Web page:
The Dealernews Roundtable: Gear manufacturers raise the bar

Publish Date: 
Aug 27, 2012
By Dennis Johnson

LEATHER, OR TEXTILE. Those used to be the two apparel options. Now we’ve got improved fabric technology. Better body armor. A greater demand for performance. More focus on technical functions. The renaissance of riding gear is upon us.

Riding apparel is also fashion, and customers are hungry for new product, new styles and new technology. Look no further than the dirt market to see the seasonal cycle of new colorways and styles. Even street lines offer product for cold- and warm-weather riding, sometimes in the same garment. Great news for dealers looking to add some bulk to the bottom line, right? For some, yes, but for others it has led to questions of stocking, merchandising, education and The Great Lament: sales lost to online retailers.

We contacted a number of operatives in the apparel market and asked them about the latest trends in riding gear and how best dealers can capture sales with would-be online buyers.

Participants include: Bob Lowry, national sales manager for FLY Racing. With the release of its 2013 line, FLY Racing celebrates its 15th anniversary; Adam Redford, sales and marketing manager for Twisted Throttle, a distributor, designer and manufacturer of aftermarket P&A aimed mainly at the adventure bike market, and exclusive distributor of Macna riding apparel; Steve Blakeney, marketing director for Sullivans, owner of Joe Rocket and Power Trip; Bill Berroth, president of Motonation, the exclusive U.S. importer/distributor of Sidi boots, and which also carries Vemar helmets and AGV Sport street apparel; Greayer Clover, brand manager for Firstgear, a lineup of technical, functional gear that has been on the market for more than 20 years; and Nic SIms, the technical media guy at Alpinestars.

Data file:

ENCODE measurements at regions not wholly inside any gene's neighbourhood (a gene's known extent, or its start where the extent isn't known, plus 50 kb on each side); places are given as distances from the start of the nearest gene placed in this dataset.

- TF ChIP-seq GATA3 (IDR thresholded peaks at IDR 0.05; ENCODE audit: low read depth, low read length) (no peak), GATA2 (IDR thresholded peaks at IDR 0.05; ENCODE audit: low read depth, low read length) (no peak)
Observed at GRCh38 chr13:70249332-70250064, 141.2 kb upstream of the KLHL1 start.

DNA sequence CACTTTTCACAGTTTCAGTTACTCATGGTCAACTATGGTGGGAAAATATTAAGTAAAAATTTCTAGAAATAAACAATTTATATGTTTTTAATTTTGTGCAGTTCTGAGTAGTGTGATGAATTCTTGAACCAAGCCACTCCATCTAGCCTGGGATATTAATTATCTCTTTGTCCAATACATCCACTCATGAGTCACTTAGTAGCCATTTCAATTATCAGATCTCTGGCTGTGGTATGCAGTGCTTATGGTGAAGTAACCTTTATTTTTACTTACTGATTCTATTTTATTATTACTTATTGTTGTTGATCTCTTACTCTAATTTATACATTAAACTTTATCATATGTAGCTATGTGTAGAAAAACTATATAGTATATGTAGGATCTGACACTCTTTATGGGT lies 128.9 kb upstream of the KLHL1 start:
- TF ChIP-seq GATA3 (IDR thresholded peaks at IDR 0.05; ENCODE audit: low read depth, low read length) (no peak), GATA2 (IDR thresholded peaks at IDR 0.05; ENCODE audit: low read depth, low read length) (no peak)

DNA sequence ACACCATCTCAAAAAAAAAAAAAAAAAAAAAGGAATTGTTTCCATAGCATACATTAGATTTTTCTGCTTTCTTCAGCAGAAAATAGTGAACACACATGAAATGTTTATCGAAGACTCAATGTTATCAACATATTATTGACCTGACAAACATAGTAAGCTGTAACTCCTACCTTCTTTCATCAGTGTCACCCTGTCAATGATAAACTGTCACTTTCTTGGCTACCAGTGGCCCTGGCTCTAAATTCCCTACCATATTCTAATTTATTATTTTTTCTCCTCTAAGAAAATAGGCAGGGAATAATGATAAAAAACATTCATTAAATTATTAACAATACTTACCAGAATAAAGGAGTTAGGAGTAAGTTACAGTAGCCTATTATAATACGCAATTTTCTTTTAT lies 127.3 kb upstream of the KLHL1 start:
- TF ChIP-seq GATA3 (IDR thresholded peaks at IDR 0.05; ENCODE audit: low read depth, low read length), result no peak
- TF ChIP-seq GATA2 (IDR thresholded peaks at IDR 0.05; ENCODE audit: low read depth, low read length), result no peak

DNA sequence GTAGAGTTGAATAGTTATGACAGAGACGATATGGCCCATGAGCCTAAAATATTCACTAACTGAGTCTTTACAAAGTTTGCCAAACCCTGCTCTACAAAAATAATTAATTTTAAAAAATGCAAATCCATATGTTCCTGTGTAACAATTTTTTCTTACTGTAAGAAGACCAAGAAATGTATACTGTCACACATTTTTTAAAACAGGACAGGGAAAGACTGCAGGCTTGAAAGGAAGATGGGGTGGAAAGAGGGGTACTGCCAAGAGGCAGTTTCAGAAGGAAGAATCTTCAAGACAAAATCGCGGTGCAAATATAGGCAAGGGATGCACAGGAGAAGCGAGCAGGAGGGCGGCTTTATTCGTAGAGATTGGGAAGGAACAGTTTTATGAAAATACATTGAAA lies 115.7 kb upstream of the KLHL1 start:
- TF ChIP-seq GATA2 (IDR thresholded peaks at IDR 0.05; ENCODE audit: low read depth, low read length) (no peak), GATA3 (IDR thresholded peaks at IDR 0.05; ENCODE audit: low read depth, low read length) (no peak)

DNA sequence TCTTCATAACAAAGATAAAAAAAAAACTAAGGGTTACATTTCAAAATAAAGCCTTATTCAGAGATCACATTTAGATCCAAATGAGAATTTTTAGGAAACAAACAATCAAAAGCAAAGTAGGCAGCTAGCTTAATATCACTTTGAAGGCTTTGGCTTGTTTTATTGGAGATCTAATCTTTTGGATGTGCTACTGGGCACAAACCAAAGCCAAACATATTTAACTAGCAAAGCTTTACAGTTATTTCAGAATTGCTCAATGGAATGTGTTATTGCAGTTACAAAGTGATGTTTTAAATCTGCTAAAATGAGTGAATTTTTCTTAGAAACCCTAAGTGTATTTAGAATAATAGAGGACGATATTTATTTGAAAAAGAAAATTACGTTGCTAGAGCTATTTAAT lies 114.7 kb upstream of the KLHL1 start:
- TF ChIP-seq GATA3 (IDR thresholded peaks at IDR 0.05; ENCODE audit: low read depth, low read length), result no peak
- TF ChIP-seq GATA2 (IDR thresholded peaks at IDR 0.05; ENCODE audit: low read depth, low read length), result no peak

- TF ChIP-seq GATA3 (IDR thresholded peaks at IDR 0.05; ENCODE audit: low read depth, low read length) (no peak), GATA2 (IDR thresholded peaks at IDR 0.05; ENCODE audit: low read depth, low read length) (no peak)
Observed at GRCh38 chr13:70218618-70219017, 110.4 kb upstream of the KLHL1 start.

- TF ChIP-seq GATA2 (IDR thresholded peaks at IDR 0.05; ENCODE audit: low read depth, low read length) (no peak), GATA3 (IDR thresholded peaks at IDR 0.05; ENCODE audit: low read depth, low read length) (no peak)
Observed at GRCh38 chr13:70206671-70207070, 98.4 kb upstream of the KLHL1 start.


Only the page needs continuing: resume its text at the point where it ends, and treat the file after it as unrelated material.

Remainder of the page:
Hosted by Dennis Johnson

Dealernews: What do customers demand when it comes to fit and comfort?

Lowry: More of a slim, form fit with breathability and less restriction of movement.

Redford: The advanced development of membranes and abrasion-resistant fabrics has fueled the growth in textile garments. Textile is versatile and often waterproof, making these jackets and pants usable in a wide variety of conditions compared to leather and are generally cheaper as well. Customers are more and more aware of this versatility, as well as the small difference in protection between textile and leather, making textile gear a very popular choice.

Sims: If you put on a jacket that does not fit well, then chances are it's taking concentration away from riding and certainly taking enjoyment away. Every new customer should demand a great fitting and comfortable garment, whether it is a full suit or a boot or a sock. We will sit-test models on bikes to see if zips are in the right place and which is the best way for them to open when you are riding. It is those small details that make a difference to riding pleasure and performance.

"'Looking good' standing in front of a showroom mirror is very different from actually looking good on the bike."

-- Steve Blakeney, Joe Rocket/Sullivans